A couple of weeks ago, I was pushing through my to-do list at work when one of my colleagues passed by my room on his way out and said
“It’s the third time this week that I see you arrive early and leave late. Are you going home soon?”
“I am” I replied “. I just want to finish this thing before I leave.”
“Work will always be there” he said with a smile, and waved goodbye.
He was right. I felt that this conversation was charged with mutual understanding. We both live in a town about 40 minutes away by train. He knows the commute and the discipline necessary to make anything out of the week other than work. At the office, there are at least three more people in similar situations. And they notice. They ask if you are getting enough rest, enough spare time, they share tips on how to save time during long work days, and most importantly, they are the ones asking “Aren’t you going home on time today?”.
They ask so often and are so observant that it has started to spread. Colleagues ask from the heart how you are doing when you run into each other by the coffee machine. And even if we spend 90% of that conversation talking about work, people still ask “But other than that, how are you doing?”.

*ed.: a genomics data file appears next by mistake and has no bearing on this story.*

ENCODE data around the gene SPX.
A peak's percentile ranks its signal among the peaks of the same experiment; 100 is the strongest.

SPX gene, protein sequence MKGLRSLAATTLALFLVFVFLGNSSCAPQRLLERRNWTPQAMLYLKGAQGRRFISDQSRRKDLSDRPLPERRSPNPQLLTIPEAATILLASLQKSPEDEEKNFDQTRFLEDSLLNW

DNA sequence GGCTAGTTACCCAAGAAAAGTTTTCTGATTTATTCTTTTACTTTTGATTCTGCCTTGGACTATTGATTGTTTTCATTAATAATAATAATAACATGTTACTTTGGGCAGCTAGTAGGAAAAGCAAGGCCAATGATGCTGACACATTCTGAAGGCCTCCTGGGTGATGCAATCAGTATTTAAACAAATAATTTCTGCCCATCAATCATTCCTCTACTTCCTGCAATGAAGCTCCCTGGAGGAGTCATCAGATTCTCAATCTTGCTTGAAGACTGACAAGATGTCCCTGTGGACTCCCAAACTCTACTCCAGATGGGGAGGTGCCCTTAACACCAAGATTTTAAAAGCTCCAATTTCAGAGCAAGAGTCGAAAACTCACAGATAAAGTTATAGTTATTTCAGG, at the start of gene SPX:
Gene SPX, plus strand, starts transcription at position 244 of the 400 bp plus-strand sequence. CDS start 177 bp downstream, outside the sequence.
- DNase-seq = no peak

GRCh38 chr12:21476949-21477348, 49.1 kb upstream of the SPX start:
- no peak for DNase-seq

These acts of kindness make all the difference on a day when you manage to get nothing done, or when your plans crumble as soon as the day starts. When you are beating yourself up for not delivering the perfect presentation and having a backlog on your to-do list that spans several pages in the notebook. How are you doing? Have you taken a break? Are you going home soon? Start to sound to me like Don’t let it get the best of you. Take care of yourself. Rest.
My early experience in the 9-5 taught me that showing kindness was a sign of weakness. Showing too much kindness almost led to professional suicide. But I believe that kindness is an act of courage, and there is nothing small about it.